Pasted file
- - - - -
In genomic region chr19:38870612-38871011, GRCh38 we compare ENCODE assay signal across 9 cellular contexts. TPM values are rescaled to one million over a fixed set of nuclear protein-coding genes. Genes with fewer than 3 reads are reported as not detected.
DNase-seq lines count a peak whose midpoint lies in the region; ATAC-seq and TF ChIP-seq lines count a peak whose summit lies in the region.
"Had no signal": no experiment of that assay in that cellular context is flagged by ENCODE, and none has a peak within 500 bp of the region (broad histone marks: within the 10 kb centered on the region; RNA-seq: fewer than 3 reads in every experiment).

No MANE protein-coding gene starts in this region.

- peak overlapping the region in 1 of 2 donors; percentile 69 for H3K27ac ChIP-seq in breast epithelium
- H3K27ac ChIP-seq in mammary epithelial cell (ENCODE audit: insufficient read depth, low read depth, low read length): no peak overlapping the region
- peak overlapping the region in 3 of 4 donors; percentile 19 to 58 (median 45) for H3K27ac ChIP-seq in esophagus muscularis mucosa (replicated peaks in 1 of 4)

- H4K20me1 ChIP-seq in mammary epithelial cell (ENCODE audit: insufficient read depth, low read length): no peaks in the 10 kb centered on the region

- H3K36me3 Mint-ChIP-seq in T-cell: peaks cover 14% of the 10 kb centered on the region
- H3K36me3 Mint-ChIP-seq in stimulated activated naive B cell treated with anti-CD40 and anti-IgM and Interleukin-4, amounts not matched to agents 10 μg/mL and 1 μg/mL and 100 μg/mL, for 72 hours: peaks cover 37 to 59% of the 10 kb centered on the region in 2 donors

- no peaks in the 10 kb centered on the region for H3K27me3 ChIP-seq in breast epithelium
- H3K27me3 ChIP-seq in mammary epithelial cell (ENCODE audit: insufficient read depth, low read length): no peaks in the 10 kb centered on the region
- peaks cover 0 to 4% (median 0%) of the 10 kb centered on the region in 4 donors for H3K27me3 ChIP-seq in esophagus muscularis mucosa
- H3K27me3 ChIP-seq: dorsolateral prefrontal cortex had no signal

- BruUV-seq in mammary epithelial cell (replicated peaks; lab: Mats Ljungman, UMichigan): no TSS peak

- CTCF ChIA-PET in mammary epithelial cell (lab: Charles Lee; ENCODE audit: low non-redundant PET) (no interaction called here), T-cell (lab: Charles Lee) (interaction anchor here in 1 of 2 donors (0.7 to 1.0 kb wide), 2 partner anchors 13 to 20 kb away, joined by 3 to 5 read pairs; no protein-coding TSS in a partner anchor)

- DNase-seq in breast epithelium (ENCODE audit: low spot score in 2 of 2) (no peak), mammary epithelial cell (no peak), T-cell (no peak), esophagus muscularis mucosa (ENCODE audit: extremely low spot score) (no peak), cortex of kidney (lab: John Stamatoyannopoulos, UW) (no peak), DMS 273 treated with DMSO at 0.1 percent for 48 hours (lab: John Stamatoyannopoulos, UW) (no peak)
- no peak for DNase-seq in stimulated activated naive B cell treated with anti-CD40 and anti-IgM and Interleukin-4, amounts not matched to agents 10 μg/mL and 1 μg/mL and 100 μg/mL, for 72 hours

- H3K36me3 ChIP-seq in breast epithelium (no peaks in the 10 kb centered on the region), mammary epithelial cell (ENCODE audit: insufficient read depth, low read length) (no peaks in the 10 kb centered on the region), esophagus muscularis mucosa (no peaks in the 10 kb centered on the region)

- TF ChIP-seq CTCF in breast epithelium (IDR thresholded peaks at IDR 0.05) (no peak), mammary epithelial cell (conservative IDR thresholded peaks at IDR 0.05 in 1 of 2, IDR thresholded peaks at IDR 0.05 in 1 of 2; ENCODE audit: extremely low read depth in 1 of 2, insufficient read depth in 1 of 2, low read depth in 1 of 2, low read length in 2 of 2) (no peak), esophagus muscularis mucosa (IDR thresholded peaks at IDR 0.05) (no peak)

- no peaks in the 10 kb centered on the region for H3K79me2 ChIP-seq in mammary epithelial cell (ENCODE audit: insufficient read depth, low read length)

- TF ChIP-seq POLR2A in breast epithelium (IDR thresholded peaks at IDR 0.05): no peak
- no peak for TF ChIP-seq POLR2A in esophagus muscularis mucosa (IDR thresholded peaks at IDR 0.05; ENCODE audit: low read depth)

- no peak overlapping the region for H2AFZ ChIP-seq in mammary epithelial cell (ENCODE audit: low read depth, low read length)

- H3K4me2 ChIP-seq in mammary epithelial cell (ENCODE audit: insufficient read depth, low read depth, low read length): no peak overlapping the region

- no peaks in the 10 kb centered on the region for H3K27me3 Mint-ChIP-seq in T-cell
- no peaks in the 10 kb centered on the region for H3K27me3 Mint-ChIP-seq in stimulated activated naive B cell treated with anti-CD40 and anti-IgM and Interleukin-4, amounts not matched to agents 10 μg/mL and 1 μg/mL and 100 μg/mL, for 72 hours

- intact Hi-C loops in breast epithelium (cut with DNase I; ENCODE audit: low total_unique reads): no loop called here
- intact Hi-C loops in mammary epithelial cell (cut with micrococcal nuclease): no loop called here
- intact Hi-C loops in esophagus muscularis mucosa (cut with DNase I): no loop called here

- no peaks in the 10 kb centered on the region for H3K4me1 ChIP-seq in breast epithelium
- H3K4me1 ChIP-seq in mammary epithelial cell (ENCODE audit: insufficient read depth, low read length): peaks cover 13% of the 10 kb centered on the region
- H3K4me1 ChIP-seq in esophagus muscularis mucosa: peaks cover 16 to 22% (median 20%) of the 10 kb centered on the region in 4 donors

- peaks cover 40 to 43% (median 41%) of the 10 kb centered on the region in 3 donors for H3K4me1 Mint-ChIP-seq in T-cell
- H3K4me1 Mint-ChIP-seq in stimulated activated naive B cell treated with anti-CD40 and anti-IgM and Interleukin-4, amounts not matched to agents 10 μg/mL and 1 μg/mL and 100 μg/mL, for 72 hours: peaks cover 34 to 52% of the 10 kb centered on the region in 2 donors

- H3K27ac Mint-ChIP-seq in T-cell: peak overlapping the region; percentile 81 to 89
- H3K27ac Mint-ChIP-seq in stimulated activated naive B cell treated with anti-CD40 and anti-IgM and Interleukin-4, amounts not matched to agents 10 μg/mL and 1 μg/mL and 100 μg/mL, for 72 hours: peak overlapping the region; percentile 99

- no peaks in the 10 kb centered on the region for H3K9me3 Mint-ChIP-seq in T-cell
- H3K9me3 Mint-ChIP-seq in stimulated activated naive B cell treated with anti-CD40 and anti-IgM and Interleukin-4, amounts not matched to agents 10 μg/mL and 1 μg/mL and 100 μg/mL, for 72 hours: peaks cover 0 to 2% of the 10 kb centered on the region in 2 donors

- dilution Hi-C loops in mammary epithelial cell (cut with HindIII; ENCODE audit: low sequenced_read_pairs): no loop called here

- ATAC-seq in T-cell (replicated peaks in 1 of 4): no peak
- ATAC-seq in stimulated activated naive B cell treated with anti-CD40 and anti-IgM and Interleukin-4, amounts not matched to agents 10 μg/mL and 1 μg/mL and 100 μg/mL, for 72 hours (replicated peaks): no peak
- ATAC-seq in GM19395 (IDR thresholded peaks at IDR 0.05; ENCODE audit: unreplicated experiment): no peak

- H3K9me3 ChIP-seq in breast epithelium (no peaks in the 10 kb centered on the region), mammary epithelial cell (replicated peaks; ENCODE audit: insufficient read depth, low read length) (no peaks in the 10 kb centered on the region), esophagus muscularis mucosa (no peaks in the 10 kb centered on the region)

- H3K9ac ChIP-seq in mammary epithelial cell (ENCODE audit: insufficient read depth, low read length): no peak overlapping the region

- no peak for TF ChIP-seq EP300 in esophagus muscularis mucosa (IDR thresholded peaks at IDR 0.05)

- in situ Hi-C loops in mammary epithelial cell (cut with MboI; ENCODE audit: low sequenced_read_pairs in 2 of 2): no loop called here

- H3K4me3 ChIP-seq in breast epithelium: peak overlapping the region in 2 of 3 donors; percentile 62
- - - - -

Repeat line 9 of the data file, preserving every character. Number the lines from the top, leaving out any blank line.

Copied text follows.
- H3K36me3 Mint-ChIP-seq in T-cell: peaks cover 14% of the 10 kb centered on the region